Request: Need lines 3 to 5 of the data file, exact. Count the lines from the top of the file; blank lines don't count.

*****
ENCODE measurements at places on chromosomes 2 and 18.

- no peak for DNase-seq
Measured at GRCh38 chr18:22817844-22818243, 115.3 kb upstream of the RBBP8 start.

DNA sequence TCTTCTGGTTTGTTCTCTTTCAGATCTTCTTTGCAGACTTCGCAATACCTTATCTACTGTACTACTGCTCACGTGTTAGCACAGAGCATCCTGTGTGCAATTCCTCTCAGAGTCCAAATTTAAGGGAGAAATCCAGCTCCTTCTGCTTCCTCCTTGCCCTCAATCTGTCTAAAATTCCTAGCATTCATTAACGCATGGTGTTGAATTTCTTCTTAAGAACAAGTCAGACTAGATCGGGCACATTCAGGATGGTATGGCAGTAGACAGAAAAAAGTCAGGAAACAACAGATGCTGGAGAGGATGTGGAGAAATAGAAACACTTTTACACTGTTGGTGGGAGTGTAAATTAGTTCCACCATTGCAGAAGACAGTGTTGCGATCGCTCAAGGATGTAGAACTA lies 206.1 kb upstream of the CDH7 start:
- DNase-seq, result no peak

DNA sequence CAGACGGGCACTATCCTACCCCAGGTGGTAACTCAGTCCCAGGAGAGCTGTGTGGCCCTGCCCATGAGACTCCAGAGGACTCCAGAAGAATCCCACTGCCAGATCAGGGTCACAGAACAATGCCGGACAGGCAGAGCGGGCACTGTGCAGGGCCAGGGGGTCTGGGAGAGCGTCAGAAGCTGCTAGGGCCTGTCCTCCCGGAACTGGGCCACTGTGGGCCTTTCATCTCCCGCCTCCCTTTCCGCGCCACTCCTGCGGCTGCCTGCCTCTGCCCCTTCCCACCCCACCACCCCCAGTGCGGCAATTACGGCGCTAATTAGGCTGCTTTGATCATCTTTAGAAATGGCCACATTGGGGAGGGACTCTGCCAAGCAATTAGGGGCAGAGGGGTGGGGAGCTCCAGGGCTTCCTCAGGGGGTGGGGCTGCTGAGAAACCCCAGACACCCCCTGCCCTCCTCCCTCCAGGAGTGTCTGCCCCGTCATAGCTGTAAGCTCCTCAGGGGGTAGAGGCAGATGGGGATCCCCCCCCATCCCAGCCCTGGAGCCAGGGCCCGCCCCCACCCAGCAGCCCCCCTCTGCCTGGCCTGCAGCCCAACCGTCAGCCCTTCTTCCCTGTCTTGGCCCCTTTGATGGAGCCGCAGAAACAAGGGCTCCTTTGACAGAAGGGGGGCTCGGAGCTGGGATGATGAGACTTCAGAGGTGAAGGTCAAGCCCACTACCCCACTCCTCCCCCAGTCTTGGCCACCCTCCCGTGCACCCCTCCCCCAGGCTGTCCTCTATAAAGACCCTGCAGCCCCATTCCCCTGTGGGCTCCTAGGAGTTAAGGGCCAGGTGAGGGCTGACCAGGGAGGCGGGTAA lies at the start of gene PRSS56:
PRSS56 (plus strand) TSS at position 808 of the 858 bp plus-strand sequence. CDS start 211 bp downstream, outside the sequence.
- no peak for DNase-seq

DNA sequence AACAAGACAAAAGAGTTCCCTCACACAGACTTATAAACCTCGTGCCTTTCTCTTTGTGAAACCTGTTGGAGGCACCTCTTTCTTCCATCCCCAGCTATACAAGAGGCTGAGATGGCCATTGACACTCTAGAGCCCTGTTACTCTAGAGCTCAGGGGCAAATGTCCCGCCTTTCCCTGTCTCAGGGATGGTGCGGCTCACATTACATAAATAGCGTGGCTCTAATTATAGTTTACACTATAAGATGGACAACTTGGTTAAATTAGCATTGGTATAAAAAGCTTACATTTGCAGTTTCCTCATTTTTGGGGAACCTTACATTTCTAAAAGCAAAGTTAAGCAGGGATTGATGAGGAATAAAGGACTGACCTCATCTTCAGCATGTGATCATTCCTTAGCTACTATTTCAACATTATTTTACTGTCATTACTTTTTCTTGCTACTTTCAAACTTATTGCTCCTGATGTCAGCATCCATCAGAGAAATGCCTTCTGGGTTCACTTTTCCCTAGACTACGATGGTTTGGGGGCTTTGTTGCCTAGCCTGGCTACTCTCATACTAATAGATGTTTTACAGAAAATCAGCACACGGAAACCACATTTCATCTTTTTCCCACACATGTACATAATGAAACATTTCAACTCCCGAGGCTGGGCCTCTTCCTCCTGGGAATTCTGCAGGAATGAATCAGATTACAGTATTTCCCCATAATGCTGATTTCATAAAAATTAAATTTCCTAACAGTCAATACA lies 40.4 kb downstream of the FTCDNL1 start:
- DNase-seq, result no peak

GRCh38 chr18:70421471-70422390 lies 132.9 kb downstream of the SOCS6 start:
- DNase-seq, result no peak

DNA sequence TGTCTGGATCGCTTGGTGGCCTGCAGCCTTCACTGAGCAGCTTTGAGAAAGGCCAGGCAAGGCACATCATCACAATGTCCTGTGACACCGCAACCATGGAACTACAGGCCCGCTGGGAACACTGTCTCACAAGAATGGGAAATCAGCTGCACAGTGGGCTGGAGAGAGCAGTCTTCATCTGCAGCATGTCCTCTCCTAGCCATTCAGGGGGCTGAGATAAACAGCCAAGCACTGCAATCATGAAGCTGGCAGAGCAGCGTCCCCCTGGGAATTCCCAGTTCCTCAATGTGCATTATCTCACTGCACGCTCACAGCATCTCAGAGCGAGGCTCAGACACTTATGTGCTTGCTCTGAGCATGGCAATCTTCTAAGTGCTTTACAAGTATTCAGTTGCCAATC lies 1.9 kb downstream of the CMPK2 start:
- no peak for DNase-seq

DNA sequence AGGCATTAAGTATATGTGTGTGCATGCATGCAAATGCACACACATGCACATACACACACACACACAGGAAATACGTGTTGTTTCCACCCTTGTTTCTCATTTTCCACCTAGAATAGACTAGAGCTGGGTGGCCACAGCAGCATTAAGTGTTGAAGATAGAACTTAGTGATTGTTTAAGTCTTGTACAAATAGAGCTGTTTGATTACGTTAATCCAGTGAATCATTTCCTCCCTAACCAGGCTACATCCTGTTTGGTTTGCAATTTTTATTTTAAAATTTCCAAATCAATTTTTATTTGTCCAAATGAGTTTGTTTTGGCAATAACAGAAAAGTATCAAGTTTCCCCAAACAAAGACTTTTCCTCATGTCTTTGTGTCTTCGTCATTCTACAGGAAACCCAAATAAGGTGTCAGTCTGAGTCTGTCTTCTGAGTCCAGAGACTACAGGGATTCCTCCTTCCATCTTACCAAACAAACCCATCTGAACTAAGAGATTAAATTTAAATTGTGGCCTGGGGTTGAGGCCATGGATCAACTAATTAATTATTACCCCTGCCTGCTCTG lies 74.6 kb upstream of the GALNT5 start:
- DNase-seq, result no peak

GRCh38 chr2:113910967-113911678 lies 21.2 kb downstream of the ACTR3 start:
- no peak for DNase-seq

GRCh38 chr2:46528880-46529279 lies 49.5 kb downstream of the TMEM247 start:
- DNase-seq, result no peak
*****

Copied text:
Measured at GRCh38 chr18:22817844-22818243, 115.3 kb upstream of the RBBP8 start.

DNA sequence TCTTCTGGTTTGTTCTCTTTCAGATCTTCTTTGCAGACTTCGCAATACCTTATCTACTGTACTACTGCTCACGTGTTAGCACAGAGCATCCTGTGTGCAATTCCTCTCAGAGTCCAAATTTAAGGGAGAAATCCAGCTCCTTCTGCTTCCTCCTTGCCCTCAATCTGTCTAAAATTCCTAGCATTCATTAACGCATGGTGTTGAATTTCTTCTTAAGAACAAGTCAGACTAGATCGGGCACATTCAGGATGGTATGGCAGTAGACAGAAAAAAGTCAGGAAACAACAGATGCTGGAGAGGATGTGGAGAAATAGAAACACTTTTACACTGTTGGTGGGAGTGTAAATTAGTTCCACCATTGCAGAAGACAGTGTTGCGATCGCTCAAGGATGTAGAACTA lies 206.1 kb upstream of the CDH7 start:
- DNase-seq, result no peak